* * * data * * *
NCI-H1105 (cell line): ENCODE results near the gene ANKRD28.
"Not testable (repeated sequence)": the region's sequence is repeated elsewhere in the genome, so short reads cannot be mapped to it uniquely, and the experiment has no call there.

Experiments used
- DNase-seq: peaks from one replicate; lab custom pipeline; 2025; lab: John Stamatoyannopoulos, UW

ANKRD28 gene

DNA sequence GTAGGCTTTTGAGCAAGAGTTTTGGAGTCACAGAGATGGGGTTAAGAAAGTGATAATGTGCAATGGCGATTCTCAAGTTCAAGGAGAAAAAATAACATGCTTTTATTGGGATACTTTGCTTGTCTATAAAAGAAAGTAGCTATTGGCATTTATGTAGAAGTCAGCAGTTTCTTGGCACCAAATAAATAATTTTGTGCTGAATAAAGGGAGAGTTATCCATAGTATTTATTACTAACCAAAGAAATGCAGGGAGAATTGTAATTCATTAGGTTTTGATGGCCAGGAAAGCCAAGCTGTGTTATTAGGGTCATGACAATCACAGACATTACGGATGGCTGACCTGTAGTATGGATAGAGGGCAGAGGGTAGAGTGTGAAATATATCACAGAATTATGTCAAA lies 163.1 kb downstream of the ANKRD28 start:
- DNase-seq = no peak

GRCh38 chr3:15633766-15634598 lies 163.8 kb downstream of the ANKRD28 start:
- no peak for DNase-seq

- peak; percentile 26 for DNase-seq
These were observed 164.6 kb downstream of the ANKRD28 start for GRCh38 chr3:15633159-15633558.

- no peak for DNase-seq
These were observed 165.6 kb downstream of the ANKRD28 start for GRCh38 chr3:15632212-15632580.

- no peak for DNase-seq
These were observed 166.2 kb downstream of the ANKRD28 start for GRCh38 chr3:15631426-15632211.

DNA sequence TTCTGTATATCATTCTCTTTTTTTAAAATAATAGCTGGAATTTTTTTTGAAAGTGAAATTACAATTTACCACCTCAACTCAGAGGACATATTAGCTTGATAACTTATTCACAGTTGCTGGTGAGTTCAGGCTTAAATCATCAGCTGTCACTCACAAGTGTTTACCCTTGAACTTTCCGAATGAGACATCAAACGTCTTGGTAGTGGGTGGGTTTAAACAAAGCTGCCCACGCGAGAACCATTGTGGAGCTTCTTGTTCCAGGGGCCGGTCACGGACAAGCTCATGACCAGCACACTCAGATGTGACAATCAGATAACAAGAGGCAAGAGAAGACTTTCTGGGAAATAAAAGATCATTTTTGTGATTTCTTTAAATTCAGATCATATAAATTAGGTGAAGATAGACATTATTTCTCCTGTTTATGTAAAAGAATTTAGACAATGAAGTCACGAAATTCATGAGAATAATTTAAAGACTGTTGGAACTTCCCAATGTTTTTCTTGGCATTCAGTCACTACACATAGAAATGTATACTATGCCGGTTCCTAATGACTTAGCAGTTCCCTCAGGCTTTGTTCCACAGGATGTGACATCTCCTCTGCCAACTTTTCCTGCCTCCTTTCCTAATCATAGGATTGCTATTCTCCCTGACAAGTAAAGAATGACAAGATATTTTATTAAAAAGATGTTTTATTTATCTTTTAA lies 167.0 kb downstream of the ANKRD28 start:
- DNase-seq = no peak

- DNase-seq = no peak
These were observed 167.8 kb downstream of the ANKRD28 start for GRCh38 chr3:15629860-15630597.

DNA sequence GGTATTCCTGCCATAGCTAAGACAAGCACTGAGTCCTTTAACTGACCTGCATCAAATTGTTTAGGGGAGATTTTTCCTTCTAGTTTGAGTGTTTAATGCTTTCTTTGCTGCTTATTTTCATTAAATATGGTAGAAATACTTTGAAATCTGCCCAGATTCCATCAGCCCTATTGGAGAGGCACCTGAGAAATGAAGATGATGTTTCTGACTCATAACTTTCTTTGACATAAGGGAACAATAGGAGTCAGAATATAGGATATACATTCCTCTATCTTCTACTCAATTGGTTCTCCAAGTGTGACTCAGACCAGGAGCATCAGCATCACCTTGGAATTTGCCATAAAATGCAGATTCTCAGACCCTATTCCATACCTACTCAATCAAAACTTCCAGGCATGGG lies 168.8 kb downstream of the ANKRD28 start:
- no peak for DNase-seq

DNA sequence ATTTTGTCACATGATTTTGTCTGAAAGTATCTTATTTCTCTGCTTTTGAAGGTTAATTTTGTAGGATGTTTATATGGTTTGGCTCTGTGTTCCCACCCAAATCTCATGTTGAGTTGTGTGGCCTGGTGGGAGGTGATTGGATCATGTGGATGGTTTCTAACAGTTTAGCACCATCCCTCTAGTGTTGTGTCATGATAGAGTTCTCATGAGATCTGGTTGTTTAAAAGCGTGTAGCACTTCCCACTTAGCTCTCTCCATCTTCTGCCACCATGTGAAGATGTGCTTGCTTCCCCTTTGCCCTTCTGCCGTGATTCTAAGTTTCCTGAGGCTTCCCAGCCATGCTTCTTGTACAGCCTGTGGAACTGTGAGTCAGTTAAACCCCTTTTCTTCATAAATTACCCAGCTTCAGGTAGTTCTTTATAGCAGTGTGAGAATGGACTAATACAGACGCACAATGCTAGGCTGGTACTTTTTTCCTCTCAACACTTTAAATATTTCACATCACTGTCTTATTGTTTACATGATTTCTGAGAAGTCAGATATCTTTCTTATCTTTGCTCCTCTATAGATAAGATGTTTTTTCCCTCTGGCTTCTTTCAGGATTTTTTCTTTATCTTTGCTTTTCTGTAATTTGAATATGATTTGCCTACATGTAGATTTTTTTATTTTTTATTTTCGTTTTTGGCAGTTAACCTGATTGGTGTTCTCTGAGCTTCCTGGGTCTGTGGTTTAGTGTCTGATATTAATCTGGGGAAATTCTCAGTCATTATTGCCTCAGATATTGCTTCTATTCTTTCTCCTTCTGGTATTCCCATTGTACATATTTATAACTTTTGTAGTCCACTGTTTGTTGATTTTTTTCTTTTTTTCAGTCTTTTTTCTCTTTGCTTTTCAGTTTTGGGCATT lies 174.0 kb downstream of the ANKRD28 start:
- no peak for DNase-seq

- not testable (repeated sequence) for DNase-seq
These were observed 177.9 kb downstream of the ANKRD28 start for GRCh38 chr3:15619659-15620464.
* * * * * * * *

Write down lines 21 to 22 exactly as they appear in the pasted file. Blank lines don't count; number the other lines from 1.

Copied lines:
- no peak for DNase-seq

DNA sequence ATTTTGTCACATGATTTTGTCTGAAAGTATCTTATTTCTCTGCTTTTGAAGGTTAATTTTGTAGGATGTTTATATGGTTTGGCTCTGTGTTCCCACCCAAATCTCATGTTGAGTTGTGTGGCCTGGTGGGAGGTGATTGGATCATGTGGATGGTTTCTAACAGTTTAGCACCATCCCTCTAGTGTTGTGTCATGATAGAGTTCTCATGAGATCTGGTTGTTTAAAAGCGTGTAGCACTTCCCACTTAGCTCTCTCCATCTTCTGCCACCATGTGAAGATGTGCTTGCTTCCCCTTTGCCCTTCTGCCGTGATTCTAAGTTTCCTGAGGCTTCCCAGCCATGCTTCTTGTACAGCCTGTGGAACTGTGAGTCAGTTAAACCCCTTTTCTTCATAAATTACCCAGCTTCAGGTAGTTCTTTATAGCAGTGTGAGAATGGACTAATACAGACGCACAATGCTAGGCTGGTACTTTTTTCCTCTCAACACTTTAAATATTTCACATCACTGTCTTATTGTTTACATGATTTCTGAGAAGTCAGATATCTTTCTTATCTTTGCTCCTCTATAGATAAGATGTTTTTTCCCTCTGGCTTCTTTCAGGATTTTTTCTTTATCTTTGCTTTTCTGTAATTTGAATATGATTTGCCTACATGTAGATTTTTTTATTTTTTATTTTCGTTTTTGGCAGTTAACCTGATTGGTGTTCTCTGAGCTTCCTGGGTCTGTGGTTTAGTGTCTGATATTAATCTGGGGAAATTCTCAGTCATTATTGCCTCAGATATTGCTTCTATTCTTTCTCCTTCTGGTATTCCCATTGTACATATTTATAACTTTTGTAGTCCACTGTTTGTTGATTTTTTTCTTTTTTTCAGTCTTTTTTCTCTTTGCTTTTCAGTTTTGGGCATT lies 174.0 kb downstream of the ANKRD28 start: